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'Monday Mornings' explores the difficult decisions doctors are forced to make

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Doug Hyun/TNT/AP

(Read caption) 'Monday Mornings' executive producer Sanjay Gupta (r.) stands with actor Ving Rhames (l.).

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The new medical drama from David E. Kelly may be innocuously titled MONDAY MORNINGS, but it is anything but benign. In fact, it aims right for the jugular with storylines intent on piercing even the most hardened of hearts. MONDAY MORNINGS seeks to tell the internal trials which doctors face from their peers after a medical misstep, while providing a human face to back-dropped the problem from which it stemmed.
 Co-created and executive produced by world-renown neurosurgeon Sanjay Gupta, the stories of MONDAY MORNINGS resonate with authenticity and humanity.  The medical world may appear cold and clinical from the outside, but inside the operating rooms, in the waiting rooms, and in the doctor’s offices, life and death decisions are made each day.  Many result in a favorable and happy ending.  But then there are those decisions that make every doctor and surgeon question whether something more could have been done.  That is also where the Monday morning Morbidity & Morality (M&M) sessions come into play.  Those meetings ensure doctors hold each other accountable for risky decisions that resulted in adverse consequences.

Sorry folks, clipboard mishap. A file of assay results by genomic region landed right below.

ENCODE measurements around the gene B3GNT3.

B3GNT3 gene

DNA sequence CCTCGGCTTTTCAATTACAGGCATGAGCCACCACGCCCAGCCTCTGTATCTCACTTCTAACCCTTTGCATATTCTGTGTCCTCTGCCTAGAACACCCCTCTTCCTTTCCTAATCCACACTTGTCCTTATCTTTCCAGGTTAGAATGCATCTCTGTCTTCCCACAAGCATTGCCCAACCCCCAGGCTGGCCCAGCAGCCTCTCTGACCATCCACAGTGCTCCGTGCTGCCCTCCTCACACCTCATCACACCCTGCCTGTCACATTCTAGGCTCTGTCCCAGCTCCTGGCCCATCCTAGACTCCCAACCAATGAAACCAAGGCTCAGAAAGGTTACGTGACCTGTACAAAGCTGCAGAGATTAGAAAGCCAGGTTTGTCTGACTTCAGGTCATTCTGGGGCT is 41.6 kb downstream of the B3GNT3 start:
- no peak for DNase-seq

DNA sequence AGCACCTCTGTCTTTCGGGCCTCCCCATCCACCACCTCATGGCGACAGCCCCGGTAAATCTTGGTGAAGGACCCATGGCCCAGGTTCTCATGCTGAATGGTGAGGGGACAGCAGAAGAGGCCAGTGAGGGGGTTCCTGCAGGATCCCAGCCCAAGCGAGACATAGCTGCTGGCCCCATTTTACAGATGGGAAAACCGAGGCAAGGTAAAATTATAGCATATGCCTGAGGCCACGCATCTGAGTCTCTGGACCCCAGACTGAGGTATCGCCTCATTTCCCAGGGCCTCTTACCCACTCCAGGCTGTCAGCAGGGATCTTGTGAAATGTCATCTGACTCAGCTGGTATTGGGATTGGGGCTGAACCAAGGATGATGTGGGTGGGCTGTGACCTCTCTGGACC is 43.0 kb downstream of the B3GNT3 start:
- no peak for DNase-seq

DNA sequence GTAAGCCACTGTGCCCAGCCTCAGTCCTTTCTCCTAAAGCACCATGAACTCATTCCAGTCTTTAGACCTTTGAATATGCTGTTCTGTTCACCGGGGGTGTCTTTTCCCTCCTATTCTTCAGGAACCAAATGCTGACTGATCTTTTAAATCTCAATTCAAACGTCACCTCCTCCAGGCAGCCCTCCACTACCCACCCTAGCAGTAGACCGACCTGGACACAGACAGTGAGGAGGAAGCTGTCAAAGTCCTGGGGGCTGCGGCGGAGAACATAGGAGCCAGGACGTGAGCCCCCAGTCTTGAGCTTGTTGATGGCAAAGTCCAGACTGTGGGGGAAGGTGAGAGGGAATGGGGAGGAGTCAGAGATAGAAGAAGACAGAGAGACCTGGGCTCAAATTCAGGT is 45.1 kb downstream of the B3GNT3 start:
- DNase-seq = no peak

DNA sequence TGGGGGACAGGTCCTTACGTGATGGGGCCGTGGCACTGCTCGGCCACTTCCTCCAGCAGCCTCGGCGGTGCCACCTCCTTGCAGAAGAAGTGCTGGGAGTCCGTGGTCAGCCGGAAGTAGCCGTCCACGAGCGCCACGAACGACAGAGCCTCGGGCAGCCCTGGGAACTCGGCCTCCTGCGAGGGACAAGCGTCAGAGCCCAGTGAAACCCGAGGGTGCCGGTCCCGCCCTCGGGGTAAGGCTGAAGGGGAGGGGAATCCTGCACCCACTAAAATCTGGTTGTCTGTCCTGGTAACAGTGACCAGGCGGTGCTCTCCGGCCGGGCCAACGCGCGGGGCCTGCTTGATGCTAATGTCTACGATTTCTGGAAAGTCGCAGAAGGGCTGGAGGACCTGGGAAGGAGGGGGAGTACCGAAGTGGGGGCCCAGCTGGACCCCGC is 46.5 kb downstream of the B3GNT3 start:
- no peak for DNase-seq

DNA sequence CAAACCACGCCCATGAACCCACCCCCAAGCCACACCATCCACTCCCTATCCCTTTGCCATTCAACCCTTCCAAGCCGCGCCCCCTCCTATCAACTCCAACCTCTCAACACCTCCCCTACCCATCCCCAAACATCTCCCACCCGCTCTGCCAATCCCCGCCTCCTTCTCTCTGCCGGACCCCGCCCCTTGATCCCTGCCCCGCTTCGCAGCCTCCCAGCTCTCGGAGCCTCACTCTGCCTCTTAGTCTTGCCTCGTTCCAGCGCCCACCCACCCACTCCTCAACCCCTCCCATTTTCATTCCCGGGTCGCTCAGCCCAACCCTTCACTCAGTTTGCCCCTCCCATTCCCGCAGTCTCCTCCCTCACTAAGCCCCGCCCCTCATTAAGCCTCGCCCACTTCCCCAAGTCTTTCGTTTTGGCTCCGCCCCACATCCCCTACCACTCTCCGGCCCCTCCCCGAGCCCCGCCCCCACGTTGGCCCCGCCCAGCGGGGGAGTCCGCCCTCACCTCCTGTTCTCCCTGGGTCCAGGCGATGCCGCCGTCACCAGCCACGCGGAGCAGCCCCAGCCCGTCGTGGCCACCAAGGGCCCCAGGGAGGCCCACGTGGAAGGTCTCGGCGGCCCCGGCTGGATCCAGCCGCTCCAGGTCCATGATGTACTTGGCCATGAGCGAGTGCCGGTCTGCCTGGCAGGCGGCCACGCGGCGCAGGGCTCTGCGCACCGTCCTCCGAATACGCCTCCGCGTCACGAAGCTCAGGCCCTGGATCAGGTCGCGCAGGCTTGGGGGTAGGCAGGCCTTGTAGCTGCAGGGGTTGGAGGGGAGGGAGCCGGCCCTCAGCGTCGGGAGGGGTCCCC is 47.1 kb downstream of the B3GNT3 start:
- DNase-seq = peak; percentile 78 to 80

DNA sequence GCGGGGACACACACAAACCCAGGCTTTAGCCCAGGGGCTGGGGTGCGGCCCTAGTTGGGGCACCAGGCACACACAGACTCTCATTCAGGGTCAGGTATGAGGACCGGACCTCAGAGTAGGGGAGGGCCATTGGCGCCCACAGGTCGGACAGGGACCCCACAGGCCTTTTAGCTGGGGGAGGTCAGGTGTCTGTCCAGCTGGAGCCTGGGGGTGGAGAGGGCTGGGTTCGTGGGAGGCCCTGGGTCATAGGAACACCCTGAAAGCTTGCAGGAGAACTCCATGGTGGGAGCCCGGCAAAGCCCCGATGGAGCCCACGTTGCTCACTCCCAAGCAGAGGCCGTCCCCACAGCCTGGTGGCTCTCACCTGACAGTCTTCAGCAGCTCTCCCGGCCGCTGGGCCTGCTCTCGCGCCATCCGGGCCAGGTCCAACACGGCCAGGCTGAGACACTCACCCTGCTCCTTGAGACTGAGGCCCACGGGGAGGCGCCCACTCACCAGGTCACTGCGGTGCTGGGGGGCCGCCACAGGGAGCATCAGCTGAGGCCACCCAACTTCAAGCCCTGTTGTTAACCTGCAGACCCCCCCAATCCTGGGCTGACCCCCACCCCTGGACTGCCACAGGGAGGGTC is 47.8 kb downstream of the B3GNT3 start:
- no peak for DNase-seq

With an all-star cast of Jamie Bamber, Jennifer Finnigan, Alfred Molina, Ving Rhames, Keong Sim, Sarayu Rao, Bill Irwin and Emily Swallow, MEDICAL MORNINGS shall tug on the heart strings and yet be heart-crushing, simultaneously.  But for those who make the life-and-death decisions, making hard decisions is their job. They were trained to make the hard calls; yet living with those decisions can be painful, and accountability can both haunt and destroy.  However, for every bad call, there are thousands of decisions that result in a happy-ending and those are to be celebrated as well.


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